Ghost tripping? Ain’t that just legend tripping for ghosts? Why would Ghostly Activities give attention to such a juvenile topic? Ghost hunting is serious business. Ghost tripping is for adolescents. So, why are we giving it a post?
Because it’s fun.
What is ghost tripping?
Let’s be a little more specific – We’re going to talk about ghost tripping, not all forms of legend tripping. Ghost tripping is the form that focuses on ghostly encounters, instead of the broader topic that includes UFOs and cryptozoology.
(Note: We love cryptids and finding monsters, but this site is about ghosts).
What’s the difference between ghost tripping and ghost hunting?
The big difference is the experience. Ghost tripping emphasizes your personal experience with a ghost. It’s about what you feel, record and photograph. There’s less emphasis on collecting objective data like EMF spikes and temperature changes.
The research rigor is different, too. Ghost hunt research looks at recorded history from news archives, historic societies and soil surveys. You want to make sure the haunt can, actually, have a ghost tied to the site. You’ll try to identify the spirit in question by interviewing witnesses, too.
That’s not necessarily the case with ghost tripping. Sure, you talk to people, but it’s much more speculative. It’s okay to go with urban legends and rumors. If a place looks haunted, that’s good enough for ghost tripping.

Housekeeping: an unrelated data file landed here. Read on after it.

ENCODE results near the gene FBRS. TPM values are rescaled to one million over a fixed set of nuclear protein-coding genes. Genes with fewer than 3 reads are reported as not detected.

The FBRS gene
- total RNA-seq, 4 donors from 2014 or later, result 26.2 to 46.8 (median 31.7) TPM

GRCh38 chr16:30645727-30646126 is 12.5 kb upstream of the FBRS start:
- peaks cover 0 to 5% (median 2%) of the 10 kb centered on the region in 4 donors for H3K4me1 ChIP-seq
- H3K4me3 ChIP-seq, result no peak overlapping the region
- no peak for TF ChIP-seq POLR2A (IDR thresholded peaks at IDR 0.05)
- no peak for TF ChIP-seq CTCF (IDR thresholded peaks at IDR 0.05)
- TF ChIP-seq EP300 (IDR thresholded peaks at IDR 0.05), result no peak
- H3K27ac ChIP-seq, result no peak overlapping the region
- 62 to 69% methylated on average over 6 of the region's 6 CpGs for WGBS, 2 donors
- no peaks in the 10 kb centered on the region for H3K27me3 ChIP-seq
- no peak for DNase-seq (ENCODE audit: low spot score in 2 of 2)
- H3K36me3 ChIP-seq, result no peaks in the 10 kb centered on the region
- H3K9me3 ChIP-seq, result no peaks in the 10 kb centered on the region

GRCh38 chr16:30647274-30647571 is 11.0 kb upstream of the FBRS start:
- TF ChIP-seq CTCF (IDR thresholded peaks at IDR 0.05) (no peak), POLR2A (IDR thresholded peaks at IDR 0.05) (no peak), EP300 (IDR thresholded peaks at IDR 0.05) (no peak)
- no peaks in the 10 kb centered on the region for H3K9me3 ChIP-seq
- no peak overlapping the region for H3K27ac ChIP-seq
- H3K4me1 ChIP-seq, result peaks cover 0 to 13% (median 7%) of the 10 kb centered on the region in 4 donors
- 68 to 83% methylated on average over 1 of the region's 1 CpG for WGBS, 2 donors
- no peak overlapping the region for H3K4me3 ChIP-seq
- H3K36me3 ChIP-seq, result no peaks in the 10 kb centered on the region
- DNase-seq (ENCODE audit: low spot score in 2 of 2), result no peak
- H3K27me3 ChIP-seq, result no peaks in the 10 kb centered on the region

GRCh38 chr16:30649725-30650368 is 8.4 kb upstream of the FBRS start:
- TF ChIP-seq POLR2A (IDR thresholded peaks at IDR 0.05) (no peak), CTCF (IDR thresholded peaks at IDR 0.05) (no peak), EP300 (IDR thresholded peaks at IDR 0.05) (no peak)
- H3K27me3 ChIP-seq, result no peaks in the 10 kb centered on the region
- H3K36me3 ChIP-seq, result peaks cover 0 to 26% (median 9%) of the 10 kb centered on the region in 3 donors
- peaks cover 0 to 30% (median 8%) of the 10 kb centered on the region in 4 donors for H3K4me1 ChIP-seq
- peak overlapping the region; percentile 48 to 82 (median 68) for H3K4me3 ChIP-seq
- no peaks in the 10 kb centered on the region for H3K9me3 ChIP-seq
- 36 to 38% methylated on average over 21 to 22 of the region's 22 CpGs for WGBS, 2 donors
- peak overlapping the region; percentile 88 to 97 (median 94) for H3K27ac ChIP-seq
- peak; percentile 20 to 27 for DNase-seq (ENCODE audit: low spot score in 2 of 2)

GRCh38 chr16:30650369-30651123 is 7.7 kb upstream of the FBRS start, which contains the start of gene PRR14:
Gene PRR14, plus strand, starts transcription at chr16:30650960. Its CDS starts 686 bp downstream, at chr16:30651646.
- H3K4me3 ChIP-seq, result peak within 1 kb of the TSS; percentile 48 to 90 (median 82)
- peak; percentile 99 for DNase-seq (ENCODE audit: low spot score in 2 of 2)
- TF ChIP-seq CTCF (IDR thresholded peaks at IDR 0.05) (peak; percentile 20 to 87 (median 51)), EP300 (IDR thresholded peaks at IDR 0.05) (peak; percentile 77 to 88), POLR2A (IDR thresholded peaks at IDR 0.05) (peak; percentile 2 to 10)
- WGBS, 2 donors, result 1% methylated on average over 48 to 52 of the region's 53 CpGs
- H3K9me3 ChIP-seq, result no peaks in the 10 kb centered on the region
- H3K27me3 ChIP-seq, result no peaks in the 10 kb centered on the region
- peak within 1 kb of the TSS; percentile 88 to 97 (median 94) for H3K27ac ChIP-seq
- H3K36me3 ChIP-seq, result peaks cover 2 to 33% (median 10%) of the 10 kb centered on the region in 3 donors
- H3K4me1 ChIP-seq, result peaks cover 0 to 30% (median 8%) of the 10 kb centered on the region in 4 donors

(Note: see our post about identifying an urban legend vs. a ghost)
What kind of equipment do you need for ghost tripping?
Ghost tripping only needs a few important items. This is a case where you want to travel lightly. You only need a few items to go in a backpack.
- Digital camera
- Digital voice recorder
- First aid kit (stuff happens)
- Flashlight (like the small LED kind)
- Extra batteries
(We cannot stress the need for caffeine. The nights can be loooooooooong and tiring. Also, I don’t think I can go anywhere with a suspected ghost and not bring my MEL meter.)
How do I analyze evidence?
Well, remember it’s the experience that matters more than evidence. Sure, you review everything you recorded. You’ll sift through pics and listen to your audio recordings, but the more important thing is documenting your experience.
You write down (on paper, a blog, editorial post, oral tradition, etc.) the following type of questions:
- Where did you encounter the ghost?
- What happened to you when you encountered it?
- Did your body give you any signs (hair raised on arms, neck, chills, etc.)?
- Did you get pictures?
- Did you get any audio evidence like EVP?
Part of the fun to ghost tripping is becoming a source for the urban legend of a ghost or haunted place, not necessarily the ghost hunter who broke the story.
Are there any rules to ghost tripping?
Yes, there are 3 things you must follow:
- No trespassing
- Don’t break anything (including your arms, legs, etc.)
- Don’t take anything from the site (except pictures, sounds and notes)
Anything else you should know about ghost tripping?
It’s fun! This is your chance to get outside the ghost-hunt-recorded-evidence box.
Image sources: thereynoldsmansion.com; ghosthunter.com; unchineko.blogspot.com; and, flash-screen.com.
Jacob ‘Jake’ Rice has always loved ghosts and scary stories. When he’s not being a tech nerd for work, he’s the gadget guy on the team. He hunts ghosts, spirits and other paranormal entities in Seattle and the Puget Sound area.